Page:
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Toilet Learning - a Family Evening with Elena Marouchos

November 11, 2022



Newstead Early Education and Care recently hosted a 'Toilet Learning' night with Elena Marouchos, Mentor, Teacher and Learner of infant toddler pedagogy and philosophy.

Families gathered to hear Elena present on ‘Toilet Learning’ for infants and toddlers, exploring the importance of making toilet learning a pleasurable experience.

Psychological, cognitive and emotional readiness

"Toilet learning starts from the very first nappy change and children go through stages of development that help them be ready to learn to use the toilet. This includes physiological, cognitive and emotional readiness to take on this big step." said Elena.

In her book 'Becoming the Parents You Want to Be', Janet Keyser says;

"Many parents have been taught that it's their job to 'toilet train' children, that they are the ones who should be in charge of this important transition in children's lives. However, since most children give up their nappies in the toddler years, a time when they are programmed to 'balk' at our ideas, it can be helpful, both for parents and children, if we shift our thinking from 'toilet training' to 'toilet learning', in which children take the lead. 

Being a facilitator, rather than a trainer means setting the stage for the learning to happen and providing the necessary information and resources, but leaving the timing and rhythm up to the child. This approach provides our children with needed autonomy and independence, eliminating unnecessary toileting battles, and clears the way for their eventual success.

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Three steps forward, two steps back

In order to make the successful transition to 'independent toileting' children need to be 'ready' in three different ways. 

  1. Physically ready. Children need to be able to hold their toileting and release at will.
  2. Cognitively ready. Children need to understand where it needs to go.
  3. Emotionally ready. Children need to 'want' to go.

Growth is not always even. A child may be emotionally and physically ready,  but have lots of accidents, especially in new and interesting settings.

Setting the foundation for learning

Before your child starts using the toilet, you can set the stage for future learning.

  1. Involve your child in nappy change times.
  2. Give children appropriate language for their body parts, and their toileting.
  3. Provide information about what you are doing and how your child's body works.
  4. Give children room to explore.
  5. Provide role models - let them see others using the toilet
  6. Look for signs of readiness.
  7. Set up the environment for success
  8. Let your child move freely without nappies as often as possible.
  9. Offer choices - when, where and how they'd like to use the toilet.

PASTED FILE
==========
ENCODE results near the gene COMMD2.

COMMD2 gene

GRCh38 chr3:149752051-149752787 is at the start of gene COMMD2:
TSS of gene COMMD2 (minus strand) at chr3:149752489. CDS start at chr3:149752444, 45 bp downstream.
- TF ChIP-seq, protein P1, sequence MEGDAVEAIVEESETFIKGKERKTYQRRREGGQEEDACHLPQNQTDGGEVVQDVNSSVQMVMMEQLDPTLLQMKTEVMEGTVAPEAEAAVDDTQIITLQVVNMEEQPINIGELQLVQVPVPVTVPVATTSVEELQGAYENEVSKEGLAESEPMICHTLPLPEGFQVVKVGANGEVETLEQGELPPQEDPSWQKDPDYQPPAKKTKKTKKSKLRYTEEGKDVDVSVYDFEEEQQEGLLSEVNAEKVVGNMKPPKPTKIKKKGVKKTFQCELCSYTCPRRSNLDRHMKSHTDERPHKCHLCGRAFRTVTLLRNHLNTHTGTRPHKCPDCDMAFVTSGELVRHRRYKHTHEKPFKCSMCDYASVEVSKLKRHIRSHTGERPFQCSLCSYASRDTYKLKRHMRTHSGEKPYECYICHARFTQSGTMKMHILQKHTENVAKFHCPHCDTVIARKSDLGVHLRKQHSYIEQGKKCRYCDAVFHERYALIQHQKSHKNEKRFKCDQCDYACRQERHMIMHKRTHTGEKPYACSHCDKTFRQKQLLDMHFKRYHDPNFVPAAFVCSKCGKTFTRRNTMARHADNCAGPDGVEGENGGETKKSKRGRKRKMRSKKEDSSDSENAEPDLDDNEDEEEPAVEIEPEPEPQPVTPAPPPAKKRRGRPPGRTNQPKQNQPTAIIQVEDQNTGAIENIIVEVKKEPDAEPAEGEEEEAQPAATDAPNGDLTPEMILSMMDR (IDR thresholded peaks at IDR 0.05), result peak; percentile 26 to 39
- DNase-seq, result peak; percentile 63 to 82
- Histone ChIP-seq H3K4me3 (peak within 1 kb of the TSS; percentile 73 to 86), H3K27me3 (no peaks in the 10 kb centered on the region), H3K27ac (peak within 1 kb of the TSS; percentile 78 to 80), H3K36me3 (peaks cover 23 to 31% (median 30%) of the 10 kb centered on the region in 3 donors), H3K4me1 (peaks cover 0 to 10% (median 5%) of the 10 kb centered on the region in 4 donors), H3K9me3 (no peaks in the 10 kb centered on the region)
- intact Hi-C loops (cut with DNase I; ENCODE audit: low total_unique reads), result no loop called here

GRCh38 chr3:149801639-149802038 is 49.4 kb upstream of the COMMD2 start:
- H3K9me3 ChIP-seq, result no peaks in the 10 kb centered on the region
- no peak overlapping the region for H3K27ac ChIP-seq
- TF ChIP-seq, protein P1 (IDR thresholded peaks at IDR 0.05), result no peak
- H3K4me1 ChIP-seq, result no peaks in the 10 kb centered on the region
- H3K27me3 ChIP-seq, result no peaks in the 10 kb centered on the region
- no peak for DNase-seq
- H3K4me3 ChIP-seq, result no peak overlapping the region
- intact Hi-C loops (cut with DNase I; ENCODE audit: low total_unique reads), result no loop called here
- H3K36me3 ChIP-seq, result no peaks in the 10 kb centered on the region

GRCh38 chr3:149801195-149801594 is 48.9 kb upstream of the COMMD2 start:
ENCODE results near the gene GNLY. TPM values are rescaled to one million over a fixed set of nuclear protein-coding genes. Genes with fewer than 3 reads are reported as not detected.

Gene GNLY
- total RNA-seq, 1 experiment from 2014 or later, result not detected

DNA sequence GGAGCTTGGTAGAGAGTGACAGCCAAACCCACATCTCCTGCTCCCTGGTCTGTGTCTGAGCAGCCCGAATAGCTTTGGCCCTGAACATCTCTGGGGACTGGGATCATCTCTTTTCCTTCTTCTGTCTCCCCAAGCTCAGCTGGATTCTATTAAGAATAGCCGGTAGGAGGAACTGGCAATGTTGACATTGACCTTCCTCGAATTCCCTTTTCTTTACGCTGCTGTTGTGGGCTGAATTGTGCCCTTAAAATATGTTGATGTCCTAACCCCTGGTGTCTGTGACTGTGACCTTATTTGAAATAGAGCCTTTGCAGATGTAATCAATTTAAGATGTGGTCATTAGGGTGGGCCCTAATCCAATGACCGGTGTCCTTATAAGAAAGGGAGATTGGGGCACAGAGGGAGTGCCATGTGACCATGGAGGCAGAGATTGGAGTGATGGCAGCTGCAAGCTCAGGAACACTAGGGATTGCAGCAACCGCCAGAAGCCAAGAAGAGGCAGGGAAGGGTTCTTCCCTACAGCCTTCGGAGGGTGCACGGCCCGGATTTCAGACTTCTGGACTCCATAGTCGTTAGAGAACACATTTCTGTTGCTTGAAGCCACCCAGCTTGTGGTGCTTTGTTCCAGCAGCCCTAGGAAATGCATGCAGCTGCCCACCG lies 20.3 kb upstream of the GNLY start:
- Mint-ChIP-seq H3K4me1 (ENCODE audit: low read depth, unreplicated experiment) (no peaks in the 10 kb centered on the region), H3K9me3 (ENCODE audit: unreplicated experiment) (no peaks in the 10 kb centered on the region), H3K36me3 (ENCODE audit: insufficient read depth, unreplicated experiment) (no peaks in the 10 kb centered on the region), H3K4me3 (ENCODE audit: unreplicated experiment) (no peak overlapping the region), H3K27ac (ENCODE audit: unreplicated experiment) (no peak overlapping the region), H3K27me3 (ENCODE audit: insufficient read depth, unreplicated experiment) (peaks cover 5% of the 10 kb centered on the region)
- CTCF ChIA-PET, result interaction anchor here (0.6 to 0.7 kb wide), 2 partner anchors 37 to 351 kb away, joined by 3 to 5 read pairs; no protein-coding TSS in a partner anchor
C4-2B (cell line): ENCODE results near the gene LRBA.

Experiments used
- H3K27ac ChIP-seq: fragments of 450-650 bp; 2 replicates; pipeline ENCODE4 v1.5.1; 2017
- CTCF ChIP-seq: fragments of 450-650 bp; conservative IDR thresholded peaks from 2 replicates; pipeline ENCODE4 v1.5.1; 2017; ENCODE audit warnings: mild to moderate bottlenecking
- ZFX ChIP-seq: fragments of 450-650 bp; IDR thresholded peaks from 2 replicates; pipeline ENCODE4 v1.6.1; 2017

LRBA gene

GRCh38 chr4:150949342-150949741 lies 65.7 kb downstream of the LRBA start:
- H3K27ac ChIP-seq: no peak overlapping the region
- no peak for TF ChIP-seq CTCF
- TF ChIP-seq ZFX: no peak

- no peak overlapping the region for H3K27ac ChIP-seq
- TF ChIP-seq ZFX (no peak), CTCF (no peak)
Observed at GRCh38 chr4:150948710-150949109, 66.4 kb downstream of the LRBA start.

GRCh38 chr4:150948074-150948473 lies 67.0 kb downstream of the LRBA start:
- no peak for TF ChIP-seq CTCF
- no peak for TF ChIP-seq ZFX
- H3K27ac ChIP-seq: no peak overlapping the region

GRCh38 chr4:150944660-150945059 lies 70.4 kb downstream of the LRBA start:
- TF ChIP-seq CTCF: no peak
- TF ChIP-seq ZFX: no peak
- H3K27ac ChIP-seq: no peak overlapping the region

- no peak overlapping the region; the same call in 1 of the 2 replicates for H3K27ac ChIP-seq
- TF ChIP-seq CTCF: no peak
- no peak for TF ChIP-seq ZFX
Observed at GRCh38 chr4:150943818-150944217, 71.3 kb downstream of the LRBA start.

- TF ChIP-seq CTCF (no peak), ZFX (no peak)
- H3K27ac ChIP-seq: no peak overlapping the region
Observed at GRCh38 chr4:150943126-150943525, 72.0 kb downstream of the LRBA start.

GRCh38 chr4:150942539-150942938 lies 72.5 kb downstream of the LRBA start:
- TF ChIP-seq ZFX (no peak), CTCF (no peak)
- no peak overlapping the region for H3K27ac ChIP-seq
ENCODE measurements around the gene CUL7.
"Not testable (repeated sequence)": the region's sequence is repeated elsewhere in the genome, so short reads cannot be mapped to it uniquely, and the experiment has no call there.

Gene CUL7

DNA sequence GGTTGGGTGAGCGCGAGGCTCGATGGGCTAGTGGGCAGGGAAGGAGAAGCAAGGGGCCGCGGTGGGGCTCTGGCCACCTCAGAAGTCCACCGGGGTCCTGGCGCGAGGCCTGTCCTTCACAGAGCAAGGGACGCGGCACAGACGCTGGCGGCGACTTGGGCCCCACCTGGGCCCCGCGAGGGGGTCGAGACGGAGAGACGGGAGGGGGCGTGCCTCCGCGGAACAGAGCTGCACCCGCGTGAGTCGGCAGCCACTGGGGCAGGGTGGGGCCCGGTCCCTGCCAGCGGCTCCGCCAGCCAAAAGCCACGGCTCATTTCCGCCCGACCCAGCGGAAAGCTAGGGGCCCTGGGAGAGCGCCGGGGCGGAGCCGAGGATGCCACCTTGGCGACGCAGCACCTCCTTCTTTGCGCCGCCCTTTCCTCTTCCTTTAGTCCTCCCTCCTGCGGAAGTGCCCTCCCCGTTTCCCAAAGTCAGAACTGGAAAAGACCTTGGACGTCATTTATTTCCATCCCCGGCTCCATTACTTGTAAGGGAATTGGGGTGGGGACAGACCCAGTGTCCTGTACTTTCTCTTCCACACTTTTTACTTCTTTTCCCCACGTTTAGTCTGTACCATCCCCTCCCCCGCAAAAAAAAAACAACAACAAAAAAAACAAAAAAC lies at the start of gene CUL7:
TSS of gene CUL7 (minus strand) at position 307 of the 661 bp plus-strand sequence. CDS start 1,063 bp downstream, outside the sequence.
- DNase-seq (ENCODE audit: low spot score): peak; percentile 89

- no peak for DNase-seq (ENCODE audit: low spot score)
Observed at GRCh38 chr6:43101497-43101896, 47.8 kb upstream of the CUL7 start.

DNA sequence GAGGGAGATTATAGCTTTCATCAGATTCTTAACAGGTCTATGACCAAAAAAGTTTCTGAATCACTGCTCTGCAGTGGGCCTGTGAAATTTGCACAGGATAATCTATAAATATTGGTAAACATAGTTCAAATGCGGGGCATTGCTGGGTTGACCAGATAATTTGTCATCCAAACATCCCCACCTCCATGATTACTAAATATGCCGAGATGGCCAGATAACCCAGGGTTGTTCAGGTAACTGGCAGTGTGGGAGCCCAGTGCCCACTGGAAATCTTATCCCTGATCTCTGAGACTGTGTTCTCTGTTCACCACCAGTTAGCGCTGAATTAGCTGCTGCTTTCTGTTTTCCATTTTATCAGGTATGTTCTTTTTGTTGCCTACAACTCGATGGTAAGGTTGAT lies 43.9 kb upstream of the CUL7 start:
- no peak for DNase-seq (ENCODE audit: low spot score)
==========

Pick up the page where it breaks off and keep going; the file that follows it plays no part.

Helping children learn to use the toilet is one of the first ventures into 'teaching' that many parents take. Toilet learning provides parents with an opportunity not only to help children get out of nappies but also to figure out how 'teaching-learning' relationships work with their children.

Learning new ways 

Newstead families learned ways to help children approach this new skill by using nappy changes, dressing and toilet time as a way to connect, be available and have the time to spend with the children during toilet learning.

“There should be no pressure, no reward or punishment, no adult deciding when the child should learn to use a potty. The environment is prepared and the child is free to explore and imitate in these natural developmental stages” (The Joyful Child).


Supporting children at home and at childcare

It was such a great opportunity to dedicate time with Elena to learn how to support children, whether it be at home or at child care, on toilet learning" said Newstead Centre Director, Kelly Grabham

"I love the notion of ‘toilet learning', instead of ‘toilet training’, as children learn about this process from very early on and it gives the sense that they are embracing the learning of a new skill, they are showing their readiness and learning skills needed to use the toilet long before and adult decides to start ‘training’."

"I think we all walked away with some new ideas to try and had the opportunity to reflect where we are up to with our own children in their ‘toilet learning’ journey," Kelly said.


At Gowrie NSW, we believe strongly in lifelong learning, and see ourselves as a community that continues to learn together. As such, we provide opportunities not only for children and staff to learn, but for families as well.  Find your nearest Gowrie NSW centre


About Elena Marouchos

Elena circleElena is a RIE® Associate inspired by Magda Gerber’s Educaring® approach. Her journey towards becoming a RIE® Associate has been a foray into trying to understand what the approach might look like in different contexts. She is passionate about working alongside teachers and parents who are interested in layering their knowledge in ways that are authentic and leave lasting impressions on children.

Elena is an ECE consultant offering mentorship and professional development within early childhood centres in New Zealand and abroad. The privilege of home visits with parents and seeing the confidence it instils when practice is articulated have helped her further embrace the Approach as more than a philosophy but a way of life.




*Excerpts from 'Becoming the Parents You Want to Be' by Janis Keyser

Learn more about Newstead Early Education and Care




Topics: Parenting, Development

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